The deed, decree, and debt all intersect during divorce yet all three need to be dealt with separately in the settlement process.
When transferring ownership of the marital home from jointly held ownership or from sole ownership to the other spouse, using the correct transfer deed is important for protecting the new sole owner. A Quit Claim deed is the most commonly used transfer deed yet, provides the least protection to the receiving spouse. Without warranties, it offers the grantee little or no recourse against the grantor if a problem with the title arises in the future.
A Warranty Deed may be a much better choice as it provides the most protection to the new owner. This type of deed guarantees that the grantor holds clear title to a piece of real estate and has a right to sell it to the grantee. The guarantee is not limited to the time the grantor owned the property as with a special warranty deed; rather, it extends back to the property’s earliest title. As such, earlier grantors occasionally find themselves confronted by issues from future grantees.
The decree and the divorce settlement agreement or separation agreements can make or break the divorcing clients’ ability to obtaining mortgage financing. Verbiage included within the agreement should address more than simply stating that “Mrs. Smith is awarded the home and will refinance the current mortgage. “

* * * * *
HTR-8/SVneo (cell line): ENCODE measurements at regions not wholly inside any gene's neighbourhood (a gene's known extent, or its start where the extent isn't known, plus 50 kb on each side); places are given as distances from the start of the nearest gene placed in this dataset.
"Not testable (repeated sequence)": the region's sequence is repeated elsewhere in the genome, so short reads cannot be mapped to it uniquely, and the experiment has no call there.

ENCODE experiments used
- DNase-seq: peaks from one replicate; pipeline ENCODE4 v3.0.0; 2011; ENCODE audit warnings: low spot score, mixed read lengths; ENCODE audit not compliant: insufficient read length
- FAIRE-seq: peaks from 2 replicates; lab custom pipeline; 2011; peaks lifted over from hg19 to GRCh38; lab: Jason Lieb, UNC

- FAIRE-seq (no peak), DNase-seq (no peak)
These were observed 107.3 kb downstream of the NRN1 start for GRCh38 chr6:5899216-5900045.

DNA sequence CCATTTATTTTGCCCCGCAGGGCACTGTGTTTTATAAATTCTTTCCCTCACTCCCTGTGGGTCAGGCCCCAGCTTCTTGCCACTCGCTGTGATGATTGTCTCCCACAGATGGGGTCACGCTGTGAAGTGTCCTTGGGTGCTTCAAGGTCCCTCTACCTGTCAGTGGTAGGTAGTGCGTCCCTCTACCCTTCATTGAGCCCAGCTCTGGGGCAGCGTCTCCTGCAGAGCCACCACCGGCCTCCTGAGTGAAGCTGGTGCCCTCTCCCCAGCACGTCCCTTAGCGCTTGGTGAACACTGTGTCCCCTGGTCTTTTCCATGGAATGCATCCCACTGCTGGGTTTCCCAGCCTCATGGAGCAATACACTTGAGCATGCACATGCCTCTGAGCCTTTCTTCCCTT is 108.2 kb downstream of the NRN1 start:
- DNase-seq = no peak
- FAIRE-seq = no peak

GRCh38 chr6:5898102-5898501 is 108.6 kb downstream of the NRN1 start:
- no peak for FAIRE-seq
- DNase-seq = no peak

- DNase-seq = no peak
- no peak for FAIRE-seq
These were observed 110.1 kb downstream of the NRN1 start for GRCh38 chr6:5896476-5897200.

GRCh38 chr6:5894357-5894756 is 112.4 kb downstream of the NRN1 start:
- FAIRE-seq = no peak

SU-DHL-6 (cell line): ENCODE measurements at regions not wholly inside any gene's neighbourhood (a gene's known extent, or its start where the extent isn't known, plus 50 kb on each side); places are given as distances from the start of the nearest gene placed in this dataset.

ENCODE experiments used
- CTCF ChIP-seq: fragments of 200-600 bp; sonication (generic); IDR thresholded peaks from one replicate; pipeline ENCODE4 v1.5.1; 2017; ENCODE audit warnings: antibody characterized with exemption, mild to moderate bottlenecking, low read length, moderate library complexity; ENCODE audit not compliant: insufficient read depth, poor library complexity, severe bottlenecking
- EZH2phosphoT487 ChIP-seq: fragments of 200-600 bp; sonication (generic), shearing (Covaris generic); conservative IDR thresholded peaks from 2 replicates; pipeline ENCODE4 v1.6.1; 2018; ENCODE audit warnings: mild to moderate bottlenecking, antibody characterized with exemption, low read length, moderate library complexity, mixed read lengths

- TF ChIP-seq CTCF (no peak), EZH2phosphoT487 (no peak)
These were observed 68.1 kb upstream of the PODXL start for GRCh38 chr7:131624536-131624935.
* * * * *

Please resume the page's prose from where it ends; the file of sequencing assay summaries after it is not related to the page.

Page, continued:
Verbiage within the agreement should specify the time frame in which she is to refinance, who is responsible for the existing mortgage payment, taxes, and insurance until the home is refinanced. If not worded correctly, Mr. Smith may have hurdles to overcome when trying to obtain mortgage financing himself in the future.
It is always in the best interest of both divorcing spouses to obtain pre-approval for future mortgage finance before the divorce is final.
Addressing all marital debt in the divorce settlement agreement is another key topic that needs clarity and can affect how debt is considered during mortgage financing. If the debt is joint, specifically address how it is to be paid and by whom. Simply stating the parties will share the burden of paying joint debt 50/50 doesn’t cut it.
Clarify that each party is not only responsible for paying 50% of the specific debts but how each party is to pay. For example, Mr. and Mrs. Smith will each share the burden of paying the marital debt 50/50 and each spouse will pay 50% of the monthly payment until the debt is paid. This provides clarity as to how the debt will be counted during the mortgage application process.
It is always important to work with an experienced mortgage professional who specializes in working with divorcing clients. A Certified Divorce Lending Professional (CDLP) can help answer questions and provide excellent advice.
This is for informational purposes only and not for the purpose of providing legal or tax advice. You should contact an attorney or tax professional to obtain legal and tax advice. Interest rates and fees are estimates provided for informational purposes only and are subject to market changes. This is not a commitment to lend. Rates change daily – call for current quotations. The information contained in this newsletter has been prepared by, or purchased from, an independent third party and is distributed for consumer education purposes.
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